WE USED to be able to spot a frozen vegetable at a glance, until the industry foiled those cursory glances with "random-cut vegetables." And we thought we could rely on a skin-on french fry to be a fresh-cut french fry, but that sly frozen food industry is at it again, this time making frozen french fries with the skin on . . . And that brings to mind the new, everybody-has-it appetizer, potato skins. We saw them recently on a restaurant menu which had no other dish that could be using the insides of the potato. So we asked what they did with the leftover insides. The waitress confided to us that they bought just the skins. Once word gets around, somebody is bound to try to develop a market for banana peels.
The White House mess, which is the upper-echelon staff dining room, has gone from dry to -- well -- damp. First there were margaritas and beer for Thursdays' Mexican meals. That was during the Nixon and Ford administrations. Then the Carter people turned off the spigot altogether. The Reagan people now allow beer and wine, and "cocktails are available." (The best we can make of that distinction is that one can have a cocktail if one must, but it is not encouraged.) White House press spokesmen report, however, that there has been no stampede; said one, "They're just not heavy drinkers in this White House."
We are worried. For the Postal Service. Word has reached us that supermarkets are switching from brown paper bags to two-handled plastic bags. And we wonder whatever people will use to wrap their Christmas packages for mailing next December. We also suspect attention will have to be paid anew to trash can design and to chldren's Halloween costumes, should those familiar and multi-purpose brown bags disappear.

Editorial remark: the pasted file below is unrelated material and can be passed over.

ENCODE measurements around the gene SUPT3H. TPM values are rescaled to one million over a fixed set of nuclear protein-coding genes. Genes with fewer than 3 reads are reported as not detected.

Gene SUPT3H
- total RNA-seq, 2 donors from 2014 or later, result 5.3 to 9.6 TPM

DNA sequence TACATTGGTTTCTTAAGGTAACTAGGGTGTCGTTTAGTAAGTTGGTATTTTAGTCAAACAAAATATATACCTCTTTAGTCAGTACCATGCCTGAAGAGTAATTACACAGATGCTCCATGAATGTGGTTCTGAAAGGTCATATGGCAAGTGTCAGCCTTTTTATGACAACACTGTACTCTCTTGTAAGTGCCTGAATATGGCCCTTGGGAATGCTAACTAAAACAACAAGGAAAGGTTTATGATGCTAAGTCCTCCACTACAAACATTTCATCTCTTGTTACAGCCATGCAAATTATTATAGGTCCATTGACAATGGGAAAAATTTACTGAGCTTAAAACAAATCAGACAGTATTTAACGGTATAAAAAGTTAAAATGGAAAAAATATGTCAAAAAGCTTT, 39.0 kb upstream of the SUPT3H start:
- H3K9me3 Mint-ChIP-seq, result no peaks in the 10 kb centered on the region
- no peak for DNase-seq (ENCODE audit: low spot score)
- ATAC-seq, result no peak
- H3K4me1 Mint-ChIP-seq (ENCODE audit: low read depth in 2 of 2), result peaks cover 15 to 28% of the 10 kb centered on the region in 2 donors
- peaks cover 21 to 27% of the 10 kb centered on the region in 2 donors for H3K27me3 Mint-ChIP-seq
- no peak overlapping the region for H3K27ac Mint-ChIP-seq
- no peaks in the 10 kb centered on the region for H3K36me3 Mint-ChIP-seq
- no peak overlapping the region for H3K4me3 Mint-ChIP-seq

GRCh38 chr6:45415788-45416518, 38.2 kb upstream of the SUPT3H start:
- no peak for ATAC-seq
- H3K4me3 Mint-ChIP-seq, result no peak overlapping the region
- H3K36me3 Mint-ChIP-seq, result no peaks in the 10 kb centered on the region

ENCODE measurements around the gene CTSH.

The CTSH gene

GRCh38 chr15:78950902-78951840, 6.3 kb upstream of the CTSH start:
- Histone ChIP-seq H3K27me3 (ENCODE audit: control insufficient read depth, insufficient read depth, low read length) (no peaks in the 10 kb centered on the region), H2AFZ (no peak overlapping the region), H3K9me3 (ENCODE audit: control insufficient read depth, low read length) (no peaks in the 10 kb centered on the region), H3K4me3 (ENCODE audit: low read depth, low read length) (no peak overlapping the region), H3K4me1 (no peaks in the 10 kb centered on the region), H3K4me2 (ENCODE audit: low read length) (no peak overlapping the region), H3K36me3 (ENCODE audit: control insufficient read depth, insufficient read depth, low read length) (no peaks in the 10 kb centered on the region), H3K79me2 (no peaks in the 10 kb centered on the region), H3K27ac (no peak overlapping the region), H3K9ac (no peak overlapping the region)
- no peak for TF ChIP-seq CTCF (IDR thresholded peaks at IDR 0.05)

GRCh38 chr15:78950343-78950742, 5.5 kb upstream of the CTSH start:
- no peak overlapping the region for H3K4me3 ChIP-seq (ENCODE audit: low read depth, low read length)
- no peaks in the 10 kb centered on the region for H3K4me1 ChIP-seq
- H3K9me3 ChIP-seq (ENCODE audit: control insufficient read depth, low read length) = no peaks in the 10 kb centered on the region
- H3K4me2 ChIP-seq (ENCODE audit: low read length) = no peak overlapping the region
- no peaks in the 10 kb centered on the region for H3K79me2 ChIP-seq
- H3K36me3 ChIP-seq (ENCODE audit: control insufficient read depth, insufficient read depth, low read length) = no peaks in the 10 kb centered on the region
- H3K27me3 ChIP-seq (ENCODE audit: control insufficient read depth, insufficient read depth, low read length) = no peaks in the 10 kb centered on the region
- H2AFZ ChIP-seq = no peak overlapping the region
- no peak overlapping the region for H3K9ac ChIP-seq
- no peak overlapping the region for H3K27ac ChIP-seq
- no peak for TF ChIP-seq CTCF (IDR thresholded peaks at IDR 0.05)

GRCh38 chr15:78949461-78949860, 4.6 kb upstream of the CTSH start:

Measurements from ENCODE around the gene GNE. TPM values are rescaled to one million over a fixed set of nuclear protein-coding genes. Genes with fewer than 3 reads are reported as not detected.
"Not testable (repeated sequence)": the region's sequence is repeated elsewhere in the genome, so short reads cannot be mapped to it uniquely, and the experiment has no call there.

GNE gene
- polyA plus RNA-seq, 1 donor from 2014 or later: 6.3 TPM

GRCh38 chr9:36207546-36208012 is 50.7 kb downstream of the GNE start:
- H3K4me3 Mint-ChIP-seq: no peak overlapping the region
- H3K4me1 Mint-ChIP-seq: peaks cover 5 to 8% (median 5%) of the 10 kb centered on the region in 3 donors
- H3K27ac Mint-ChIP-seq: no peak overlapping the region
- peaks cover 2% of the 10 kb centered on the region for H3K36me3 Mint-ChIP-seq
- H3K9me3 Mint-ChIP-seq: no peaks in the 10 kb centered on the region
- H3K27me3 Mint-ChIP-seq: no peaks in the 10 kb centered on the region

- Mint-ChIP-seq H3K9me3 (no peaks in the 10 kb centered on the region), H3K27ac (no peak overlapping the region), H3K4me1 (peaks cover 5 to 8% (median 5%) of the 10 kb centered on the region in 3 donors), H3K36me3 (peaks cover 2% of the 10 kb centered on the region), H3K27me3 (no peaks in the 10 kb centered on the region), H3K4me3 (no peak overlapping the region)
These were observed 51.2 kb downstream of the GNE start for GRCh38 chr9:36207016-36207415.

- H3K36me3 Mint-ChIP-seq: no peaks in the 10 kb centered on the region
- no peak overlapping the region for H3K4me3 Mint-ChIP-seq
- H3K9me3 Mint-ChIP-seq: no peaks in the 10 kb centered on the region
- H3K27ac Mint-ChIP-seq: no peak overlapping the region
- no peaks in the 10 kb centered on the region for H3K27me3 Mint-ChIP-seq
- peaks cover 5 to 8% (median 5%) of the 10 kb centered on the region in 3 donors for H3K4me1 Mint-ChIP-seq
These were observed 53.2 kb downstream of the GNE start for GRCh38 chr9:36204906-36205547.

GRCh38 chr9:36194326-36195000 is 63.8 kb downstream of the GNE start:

An opportunity seems to have been missed in the promotion of the newest timesaver, carrot cake mix. Why in the world, we wondered aloud one day, would anybody need a carrot cake mix? It is just the thing, came the reply, to have on hand after a hectic day of jogging and meditating.
Red wine spilled by a waitress on our tablecloth set off the storyteller: One evening in Paris, said he (immediately capturing everyone's attention, for this was just Virginia), a waiter spilled red wine on his daughter's dress. Instantly, however, the waiter knew how to rectify the problem. White wine, he explained, removes the stains of red wine. By that time he was dabbing the endangered dress with white wine. It worked for both the dress and the waiter, who charged them for both wines.
In the strange bedfellows department, PepsiCo has signed an agreement with Japan's Federation of Hospital Associations to develop beverage products for their hospitals' dietary improvement programs. It brings new meaning to the term Diet Pepsi, and makes one wonder about the future possibilities for Fritos, which are also under the PepsiCo umbrella.
While Pepsi-Cola remains No. 2 to Coca-Cola's premier position in soft drink sales, Dr. Pepper has made a great leap forward this year, bypassing 7-Up to become the third most popular soft drink, which means 323 million cases sold in 1980 (to Coke's 1,425 billion). We wouldn't presume to know what all this means except that whatever soft drinks Americans are drinking, they are drinking enough to make your head swim.
Of all the edible temptations that cross our desks, a particular one recently caught our eye, if not our fancy. As we opened a three-page letter, it sprinkled dark green dust over a deskful of the usual slick and shiny press kits from the likes of Campbell's and fisheries' foundations. The green dust, the letter explained, is spirulina plankton, which its distributor hopes will turn children away from "sugar and lifeless food." This $30-a-pound sea dust is called by its promoter "the most potent form of natural nutrition on the whole earth." What he hasn't discovered is a better method of sending a sample through the mail than taping a wad of it onto a letter. We can't tell you how it tastes or what it can do for your minimal daily requirements. But at least we can tell you that it washes out of your clothes, and for that we are grateful.
It was on these very pages that we allowed it to be said that rhubarb is not eaten raw. Thus on these pages we are compelled to report why reader Janet Christoff misses the rhubarb patch of her Iowa childhood. For raw rhubarb, wouldn't you know? In her neighborhood they used to pick rhubarb and dip the end in a bowl of sugar, eating it thus in its natural state. We look forward to hearing from more Iowans during corn season.